For a while I was working at a job that took me to the North Slope of Alaska, and I had a blog about it (http://northernoil.wordpress.com/). That blog has become rather moribund, so I moved most of it over to this blog, but there was a fair amount of interest in it. This photo page is for people to get an idea what the North Slope looks like. More photos can be found at the Prudhoeman blog site, or here for photos of Kuparuk.
Gathering Center 2 (GC-2) on the west side of Prudhoe Bay.
Another shot of GC-2. The OT-21 transit line that leaked in March 2006 and shut down the field is seen on the left of the photo.
Because of the weather (read: damn cold), the well heads are enclosed in well houses. This one is at Kuparuk.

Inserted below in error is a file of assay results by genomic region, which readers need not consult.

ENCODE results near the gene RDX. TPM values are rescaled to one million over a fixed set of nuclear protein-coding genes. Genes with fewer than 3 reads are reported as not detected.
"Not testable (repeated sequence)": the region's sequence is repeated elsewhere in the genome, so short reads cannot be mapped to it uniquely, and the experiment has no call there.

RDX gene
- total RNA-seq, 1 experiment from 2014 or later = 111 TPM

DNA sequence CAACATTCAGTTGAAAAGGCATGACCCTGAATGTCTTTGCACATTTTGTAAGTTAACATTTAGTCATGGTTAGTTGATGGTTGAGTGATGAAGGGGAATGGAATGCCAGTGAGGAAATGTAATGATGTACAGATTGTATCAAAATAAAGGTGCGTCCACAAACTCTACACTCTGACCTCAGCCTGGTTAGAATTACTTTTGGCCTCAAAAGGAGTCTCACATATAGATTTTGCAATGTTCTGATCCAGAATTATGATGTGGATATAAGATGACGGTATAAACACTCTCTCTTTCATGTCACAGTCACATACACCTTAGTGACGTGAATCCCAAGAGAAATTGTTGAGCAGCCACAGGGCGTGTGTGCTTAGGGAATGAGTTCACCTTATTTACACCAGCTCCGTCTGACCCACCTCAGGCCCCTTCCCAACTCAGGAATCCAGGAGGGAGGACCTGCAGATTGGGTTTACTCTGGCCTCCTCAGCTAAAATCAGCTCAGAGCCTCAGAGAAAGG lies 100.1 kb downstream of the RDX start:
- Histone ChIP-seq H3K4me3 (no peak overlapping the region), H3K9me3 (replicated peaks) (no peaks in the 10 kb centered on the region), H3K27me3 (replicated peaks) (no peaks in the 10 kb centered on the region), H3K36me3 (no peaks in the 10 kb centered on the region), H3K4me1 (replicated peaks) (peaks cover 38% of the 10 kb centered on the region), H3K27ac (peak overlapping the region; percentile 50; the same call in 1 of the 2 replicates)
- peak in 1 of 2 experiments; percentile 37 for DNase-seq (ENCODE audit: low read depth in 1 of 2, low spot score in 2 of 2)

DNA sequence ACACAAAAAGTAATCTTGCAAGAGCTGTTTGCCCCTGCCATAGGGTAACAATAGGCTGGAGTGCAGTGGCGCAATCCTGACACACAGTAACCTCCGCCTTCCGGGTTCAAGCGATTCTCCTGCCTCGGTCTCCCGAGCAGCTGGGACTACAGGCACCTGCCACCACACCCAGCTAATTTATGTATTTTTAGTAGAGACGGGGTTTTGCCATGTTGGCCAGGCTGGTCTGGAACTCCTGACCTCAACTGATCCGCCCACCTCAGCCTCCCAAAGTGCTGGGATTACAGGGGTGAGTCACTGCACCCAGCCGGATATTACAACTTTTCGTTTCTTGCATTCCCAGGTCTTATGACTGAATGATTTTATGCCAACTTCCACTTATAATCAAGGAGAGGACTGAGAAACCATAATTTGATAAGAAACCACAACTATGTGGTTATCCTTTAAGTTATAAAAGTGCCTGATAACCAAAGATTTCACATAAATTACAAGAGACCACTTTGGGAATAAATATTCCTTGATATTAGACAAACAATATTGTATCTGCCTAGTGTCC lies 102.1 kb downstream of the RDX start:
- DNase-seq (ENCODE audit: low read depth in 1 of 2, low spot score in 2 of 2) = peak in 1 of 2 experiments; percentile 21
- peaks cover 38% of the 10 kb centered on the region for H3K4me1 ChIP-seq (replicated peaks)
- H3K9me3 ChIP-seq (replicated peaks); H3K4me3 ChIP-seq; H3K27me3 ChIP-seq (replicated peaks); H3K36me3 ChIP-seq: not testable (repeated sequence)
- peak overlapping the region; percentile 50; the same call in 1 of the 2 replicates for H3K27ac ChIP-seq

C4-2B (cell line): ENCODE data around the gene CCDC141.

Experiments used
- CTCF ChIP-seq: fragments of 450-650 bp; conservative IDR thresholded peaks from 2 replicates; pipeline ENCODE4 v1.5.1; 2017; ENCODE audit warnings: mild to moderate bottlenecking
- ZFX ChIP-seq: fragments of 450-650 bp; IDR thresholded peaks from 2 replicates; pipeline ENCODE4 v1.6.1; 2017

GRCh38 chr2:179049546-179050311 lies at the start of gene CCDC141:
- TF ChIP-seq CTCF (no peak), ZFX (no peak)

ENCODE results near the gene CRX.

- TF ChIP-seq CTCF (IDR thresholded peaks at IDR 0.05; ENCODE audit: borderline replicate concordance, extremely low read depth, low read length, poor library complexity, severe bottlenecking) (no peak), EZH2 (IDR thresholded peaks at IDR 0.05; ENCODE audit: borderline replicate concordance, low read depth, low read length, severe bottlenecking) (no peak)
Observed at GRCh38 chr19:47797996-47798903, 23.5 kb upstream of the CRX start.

Here’s an inside shot of the above well house.
Everybody is interested in ice roads. This is the ice road to the Tarn Prospect, with the exploration well in the background. More pictures of ice roads are on a separate page, here.
In the summer the ice roads melt away. Here’s the aftermath of an exploration well at Alpine. Winter exploration using ice roads leaves little long-term impact on the tundra. Production wells are a different matter.
This is a caribou crossing where the pipelines are buried to allow caribou to cross over. The tracks in the foreground were made by caribou. These crossings are also the source of more than their share of corrosion and spills.
Here’s the new state-required marking on pipelines. From the left, crude oil (sales), incoming seawater, outgoing seawater, and gas lift.
Laying insulated aboveground pipe on the vertical support members (VSM). The pipe is laid in saddles that allow for pipe movement on the cross-beams.
Here’s the seawater treatment plant. Seawater is filtered, treated, and then injected down hole to help keep reservoir pressures up.